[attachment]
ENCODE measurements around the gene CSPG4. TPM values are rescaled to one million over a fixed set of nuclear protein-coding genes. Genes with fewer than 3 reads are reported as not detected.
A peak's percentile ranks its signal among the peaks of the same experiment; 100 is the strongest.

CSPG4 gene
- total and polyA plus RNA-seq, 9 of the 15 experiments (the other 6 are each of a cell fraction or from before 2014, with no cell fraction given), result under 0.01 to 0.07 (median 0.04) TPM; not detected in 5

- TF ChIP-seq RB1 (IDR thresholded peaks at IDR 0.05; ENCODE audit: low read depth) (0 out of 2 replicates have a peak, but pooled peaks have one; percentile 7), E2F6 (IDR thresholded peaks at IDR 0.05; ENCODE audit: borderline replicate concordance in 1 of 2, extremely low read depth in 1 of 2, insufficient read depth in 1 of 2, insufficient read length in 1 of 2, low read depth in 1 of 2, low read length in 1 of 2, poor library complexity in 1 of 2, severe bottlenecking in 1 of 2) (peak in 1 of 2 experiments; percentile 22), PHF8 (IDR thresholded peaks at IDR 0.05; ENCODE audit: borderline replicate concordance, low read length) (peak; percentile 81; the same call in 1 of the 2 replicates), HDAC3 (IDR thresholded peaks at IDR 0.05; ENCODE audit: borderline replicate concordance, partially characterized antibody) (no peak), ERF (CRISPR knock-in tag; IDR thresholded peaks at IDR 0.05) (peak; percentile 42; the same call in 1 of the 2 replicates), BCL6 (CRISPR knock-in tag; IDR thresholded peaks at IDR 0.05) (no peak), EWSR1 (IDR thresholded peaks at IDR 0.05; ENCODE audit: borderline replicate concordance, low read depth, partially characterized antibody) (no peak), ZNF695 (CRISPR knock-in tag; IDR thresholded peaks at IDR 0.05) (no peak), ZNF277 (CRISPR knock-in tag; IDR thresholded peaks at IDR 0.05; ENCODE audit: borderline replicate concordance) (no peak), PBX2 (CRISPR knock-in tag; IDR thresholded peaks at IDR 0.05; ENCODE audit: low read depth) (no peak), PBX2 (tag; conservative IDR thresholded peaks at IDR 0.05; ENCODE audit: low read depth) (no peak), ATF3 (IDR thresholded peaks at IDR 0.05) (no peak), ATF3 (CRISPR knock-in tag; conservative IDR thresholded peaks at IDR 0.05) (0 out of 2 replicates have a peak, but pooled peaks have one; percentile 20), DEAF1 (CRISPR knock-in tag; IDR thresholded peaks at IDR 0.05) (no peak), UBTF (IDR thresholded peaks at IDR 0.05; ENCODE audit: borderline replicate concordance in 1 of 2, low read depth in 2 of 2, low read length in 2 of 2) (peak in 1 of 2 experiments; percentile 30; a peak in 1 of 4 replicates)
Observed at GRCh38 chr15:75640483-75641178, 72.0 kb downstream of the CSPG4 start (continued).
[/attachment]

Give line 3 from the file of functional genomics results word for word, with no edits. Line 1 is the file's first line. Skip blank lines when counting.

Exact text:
CSPG4 gene